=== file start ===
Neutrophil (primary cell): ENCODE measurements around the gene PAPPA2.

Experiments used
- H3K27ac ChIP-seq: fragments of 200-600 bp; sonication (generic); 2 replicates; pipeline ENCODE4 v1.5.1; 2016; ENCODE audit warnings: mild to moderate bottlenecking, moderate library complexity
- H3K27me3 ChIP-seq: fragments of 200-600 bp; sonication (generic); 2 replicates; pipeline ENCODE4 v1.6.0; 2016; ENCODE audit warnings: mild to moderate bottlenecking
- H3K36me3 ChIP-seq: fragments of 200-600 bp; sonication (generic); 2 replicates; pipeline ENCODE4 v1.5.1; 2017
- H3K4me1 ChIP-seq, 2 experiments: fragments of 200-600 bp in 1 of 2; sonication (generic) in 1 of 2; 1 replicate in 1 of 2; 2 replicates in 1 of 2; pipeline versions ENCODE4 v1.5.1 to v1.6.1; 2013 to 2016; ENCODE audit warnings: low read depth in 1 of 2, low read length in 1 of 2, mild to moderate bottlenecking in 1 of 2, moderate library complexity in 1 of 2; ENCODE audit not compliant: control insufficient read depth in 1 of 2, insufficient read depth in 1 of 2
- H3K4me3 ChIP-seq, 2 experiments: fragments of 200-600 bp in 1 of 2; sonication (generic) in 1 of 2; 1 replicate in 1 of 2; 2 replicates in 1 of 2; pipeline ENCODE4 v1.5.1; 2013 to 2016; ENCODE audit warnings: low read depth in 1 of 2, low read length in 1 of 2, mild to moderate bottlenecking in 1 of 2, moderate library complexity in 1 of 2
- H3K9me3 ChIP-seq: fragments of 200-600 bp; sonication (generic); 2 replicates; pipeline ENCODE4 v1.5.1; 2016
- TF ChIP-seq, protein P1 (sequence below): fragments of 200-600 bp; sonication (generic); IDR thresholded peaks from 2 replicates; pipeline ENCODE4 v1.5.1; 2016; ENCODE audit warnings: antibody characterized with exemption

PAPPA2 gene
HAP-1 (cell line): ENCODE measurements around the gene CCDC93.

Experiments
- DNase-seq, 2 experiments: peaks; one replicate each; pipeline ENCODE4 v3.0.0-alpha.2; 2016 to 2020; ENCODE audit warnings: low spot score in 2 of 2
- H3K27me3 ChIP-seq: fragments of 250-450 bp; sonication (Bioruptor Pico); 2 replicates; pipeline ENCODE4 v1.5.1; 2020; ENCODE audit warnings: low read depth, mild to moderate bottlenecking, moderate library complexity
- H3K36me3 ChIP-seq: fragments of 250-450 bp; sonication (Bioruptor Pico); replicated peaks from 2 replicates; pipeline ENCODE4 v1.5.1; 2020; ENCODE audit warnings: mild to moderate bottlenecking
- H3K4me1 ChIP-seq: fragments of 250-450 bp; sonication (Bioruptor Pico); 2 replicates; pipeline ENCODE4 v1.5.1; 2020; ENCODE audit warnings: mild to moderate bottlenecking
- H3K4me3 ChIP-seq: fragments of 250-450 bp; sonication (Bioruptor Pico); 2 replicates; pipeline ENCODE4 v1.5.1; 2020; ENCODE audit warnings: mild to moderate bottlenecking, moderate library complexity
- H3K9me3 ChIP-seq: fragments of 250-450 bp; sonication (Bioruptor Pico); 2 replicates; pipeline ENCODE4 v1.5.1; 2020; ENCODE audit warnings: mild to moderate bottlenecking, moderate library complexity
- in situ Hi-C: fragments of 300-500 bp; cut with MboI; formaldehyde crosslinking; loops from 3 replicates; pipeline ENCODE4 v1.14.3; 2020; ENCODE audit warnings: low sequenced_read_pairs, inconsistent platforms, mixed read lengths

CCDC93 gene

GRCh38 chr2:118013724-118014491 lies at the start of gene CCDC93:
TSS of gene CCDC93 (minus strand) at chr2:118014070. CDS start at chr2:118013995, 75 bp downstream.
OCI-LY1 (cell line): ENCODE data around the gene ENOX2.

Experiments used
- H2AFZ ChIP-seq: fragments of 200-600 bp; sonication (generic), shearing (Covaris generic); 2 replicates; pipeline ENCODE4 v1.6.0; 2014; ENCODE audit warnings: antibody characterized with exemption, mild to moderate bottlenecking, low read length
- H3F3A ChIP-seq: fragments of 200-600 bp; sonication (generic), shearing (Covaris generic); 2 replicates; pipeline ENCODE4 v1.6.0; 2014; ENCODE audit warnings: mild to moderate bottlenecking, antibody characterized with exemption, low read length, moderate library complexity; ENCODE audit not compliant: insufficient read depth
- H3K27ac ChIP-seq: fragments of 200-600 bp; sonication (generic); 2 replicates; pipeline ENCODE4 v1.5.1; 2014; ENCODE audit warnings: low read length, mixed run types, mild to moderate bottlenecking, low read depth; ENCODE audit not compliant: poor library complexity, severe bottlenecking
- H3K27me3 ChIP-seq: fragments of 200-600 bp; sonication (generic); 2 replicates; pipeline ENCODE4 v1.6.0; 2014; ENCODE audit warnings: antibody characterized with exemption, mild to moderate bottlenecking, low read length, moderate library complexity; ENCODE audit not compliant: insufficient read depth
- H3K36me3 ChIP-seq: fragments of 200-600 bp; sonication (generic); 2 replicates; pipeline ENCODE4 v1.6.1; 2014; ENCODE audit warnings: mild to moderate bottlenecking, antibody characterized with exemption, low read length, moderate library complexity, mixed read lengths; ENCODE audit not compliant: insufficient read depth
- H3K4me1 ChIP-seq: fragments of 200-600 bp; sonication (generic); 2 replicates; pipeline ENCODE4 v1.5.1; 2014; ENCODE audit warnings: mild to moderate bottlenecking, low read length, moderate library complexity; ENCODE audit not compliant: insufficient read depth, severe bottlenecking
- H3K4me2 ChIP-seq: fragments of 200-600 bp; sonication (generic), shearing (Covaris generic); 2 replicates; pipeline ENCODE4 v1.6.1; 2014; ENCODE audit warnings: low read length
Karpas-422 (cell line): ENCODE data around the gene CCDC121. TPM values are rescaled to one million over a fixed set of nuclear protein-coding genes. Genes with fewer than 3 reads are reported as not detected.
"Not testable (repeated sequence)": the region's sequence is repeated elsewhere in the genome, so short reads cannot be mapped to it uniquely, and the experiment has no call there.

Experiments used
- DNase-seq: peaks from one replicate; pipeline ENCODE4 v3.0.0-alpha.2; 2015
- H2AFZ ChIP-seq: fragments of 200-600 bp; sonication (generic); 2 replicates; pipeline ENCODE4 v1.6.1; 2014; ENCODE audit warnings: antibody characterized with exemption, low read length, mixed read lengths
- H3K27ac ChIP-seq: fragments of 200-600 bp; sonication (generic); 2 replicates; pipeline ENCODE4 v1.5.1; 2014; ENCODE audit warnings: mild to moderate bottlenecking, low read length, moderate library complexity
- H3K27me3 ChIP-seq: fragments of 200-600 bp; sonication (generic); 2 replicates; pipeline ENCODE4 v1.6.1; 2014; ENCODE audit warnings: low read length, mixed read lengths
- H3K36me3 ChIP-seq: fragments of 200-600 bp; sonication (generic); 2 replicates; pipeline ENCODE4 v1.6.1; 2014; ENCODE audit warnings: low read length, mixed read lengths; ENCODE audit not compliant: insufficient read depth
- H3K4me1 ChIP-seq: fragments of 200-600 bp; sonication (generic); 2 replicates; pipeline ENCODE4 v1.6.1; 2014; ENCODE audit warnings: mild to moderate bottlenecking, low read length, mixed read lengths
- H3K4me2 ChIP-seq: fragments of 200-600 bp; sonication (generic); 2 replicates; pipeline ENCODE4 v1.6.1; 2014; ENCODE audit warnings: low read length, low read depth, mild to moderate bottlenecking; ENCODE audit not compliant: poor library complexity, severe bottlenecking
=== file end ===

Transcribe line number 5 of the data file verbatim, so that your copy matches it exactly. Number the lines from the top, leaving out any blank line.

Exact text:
- H3K36me3 ChIP-seq: fragments of 200-600 bp; sonication (generic); 2 replicates; pipeline ENCODE4 v1.5.1; 2017